The issue as to whether or not an insurance company can deny coverage to an innocent co-insured based on the failure of a spouse to attend an examination under oath (EUO) was resolved in favor of our client, the innocent co-insured.
Our client’s home was burglarized by an unknown assailant. The client preformed all conditions precedent to coverage. The insurance company required that the husband, who lived at home at the time of the burglary and was the person who discovered the home burglarized, sit for an EUO. The problem was that by the time the EUO was scheduled, the husband was no longer living at home; and in fact a restraining order for domestic violence had been issued against him. Counsel for the client argued the innocent co-insured exception at the trial level, and we reasserted it at the appellate level.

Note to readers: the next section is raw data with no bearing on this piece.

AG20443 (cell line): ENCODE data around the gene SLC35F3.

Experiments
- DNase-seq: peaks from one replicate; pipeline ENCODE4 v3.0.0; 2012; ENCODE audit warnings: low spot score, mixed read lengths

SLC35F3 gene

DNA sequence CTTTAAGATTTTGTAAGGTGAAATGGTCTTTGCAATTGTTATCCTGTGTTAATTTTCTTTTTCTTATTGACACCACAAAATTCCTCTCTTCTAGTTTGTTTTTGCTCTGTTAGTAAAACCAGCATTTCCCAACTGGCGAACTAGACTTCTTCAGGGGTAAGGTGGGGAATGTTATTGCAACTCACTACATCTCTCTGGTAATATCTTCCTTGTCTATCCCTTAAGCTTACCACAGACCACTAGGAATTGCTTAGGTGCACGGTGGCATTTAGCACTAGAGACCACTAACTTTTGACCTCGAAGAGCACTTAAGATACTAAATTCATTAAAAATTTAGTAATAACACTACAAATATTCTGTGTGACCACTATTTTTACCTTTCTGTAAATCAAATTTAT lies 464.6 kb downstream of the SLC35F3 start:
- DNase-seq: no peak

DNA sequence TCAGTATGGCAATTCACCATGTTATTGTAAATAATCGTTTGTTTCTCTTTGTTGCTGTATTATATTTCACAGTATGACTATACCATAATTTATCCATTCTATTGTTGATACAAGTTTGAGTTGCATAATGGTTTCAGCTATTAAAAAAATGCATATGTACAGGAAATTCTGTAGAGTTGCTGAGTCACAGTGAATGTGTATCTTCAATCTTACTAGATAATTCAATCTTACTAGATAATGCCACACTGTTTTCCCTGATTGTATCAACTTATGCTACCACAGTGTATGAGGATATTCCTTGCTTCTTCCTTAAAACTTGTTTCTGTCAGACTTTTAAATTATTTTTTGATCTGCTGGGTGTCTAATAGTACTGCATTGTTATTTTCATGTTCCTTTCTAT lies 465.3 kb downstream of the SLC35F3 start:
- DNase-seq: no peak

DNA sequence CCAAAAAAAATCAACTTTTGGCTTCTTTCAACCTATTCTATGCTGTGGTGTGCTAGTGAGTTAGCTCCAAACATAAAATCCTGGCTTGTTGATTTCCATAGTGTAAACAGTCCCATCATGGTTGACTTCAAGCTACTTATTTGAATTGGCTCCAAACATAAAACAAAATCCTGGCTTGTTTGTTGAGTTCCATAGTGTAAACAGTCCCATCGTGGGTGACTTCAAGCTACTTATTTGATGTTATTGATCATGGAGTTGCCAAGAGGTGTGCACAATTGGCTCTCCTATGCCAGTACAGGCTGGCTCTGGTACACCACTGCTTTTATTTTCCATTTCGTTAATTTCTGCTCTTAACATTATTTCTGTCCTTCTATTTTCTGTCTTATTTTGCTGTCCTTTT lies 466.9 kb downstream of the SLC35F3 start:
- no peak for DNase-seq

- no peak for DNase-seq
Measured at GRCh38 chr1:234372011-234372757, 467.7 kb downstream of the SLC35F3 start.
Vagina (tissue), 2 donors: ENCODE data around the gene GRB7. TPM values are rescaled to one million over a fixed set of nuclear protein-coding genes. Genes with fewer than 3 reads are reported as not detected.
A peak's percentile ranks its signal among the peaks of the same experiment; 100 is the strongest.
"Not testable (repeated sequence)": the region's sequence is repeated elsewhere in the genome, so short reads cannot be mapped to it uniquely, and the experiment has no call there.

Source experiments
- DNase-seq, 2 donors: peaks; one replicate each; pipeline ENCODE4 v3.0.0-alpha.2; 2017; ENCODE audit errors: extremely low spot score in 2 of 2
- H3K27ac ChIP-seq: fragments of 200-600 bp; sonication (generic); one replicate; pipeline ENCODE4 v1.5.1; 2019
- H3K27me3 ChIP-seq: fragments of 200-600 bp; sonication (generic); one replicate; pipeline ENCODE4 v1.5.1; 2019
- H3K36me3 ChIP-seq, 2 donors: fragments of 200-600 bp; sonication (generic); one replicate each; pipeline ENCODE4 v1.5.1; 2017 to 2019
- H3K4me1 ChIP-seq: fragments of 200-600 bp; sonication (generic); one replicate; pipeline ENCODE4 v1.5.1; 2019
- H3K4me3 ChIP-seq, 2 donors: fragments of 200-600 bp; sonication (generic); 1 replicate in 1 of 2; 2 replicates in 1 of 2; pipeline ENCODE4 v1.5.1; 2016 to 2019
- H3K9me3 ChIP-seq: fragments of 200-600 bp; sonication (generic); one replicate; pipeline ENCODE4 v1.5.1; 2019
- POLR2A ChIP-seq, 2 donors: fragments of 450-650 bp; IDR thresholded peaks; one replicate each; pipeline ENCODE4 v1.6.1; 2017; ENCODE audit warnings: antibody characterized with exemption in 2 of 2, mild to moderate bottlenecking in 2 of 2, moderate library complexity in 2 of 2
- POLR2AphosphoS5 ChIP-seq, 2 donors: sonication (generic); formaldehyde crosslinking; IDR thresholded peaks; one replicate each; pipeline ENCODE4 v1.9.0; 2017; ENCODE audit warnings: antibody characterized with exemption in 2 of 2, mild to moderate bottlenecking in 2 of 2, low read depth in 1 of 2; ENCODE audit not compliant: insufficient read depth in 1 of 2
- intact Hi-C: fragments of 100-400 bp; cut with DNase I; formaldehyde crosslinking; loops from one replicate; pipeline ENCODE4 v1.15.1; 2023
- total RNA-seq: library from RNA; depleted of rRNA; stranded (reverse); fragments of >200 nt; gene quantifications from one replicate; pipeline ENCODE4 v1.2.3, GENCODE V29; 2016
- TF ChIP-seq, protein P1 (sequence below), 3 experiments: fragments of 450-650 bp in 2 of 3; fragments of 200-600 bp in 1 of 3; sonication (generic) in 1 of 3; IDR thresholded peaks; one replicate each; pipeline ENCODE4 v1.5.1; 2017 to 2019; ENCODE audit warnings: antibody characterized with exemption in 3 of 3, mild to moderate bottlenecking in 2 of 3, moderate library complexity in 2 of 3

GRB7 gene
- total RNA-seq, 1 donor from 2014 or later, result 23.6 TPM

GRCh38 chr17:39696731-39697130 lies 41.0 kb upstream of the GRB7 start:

The Circuit Court sitting in its appellate capacity overturned the trial courts summary judgment. Further, the reviewing court held that where an insurance policy does not expressly state whether the obligation to attend an EUO is joint or several, the ambiguity should be resolved as requiring the obligations and coverage to apply severally. The summary judgment finding that the failure of the husband to submit to an EUO was a material breach which barred the insured from recovering under the policy was reversed and remanded. Our client was awarded appellate attorney fees pursuant to Florida Statute 627.428(1).